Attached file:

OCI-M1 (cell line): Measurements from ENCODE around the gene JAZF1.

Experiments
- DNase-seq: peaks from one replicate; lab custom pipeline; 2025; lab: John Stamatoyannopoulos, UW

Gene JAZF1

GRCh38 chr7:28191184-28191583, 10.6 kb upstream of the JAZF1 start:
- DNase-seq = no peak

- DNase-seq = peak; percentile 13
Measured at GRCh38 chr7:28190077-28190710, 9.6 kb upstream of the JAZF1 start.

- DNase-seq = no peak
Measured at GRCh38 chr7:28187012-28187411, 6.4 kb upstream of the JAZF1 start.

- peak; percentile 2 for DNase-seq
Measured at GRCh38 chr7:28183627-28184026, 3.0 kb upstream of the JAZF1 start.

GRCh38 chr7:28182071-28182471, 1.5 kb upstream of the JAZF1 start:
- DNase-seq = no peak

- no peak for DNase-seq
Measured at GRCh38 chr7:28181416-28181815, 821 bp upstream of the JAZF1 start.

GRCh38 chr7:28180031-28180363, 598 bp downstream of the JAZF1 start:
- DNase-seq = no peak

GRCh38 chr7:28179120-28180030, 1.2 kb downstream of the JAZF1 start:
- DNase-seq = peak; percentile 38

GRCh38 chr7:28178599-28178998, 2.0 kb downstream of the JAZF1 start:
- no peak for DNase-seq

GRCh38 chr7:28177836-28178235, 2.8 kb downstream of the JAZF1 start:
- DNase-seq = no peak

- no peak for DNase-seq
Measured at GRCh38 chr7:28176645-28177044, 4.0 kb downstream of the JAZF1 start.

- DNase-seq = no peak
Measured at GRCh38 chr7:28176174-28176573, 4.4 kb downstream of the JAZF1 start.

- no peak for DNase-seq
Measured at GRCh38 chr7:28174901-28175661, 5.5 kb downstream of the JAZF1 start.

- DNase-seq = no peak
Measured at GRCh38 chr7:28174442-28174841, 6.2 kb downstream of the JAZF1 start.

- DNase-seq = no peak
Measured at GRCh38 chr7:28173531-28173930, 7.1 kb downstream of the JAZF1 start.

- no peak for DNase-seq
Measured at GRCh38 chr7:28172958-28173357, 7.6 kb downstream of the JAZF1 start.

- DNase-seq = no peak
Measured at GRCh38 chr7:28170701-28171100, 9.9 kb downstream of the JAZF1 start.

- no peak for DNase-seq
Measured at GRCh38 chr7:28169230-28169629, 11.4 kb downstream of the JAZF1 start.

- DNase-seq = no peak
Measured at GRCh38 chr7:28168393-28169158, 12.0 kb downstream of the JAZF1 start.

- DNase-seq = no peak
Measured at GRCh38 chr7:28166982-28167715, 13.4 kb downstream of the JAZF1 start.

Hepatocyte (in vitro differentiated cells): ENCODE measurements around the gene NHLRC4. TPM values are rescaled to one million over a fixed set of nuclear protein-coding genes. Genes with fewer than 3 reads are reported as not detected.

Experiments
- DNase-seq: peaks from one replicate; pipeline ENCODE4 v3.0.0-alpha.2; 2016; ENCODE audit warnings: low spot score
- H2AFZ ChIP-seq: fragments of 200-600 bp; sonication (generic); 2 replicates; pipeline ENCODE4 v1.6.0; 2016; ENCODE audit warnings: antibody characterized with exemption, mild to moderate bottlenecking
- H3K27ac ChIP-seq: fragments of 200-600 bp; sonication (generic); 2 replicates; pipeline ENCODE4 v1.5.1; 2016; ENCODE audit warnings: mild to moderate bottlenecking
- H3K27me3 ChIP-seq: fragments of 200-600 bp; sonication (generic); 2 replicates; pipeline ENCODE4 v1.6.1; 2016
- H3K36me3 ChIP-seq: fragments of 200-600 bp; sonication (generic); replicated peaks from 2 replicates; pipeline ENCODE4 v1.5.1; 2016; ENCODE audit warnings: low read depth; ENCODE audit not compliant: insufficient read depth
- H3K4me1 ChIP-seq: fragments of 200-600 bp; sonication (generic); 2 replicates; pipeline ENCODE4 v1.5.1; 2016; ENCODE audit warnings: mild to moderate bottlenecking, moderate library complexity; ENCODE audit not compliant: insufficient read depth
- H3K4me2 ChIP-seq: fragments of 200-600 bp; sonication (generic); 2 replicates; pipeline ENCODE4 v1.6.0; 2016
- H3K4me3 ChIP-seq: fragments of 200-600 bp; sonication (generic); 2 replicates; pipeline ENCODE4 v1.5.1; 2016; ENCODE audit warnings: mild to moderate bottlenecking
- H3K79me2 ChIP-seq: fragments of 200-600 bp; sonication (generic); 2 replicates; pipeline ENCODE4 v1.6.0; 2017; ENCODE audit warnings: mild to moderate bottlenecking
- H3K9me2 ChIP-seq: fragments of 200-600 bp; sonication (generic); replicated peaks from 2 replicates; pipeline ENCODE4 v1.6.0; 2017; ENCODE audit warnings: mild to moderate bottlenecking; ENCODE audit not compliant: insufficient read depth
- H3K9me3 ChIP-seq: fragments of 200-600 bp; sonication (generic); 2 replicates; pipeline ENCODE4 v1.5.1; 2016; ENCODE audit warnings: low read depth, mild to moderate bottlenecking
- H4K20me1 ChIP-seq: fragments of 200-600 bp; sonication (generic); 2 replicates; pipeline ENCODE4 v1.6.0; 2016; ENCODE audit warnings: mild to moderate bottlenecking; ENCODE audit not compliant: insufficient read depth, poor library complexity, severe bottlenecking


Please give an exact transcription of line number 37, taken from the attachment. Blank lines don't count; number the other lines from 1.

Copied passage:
- DNase-seq = no peak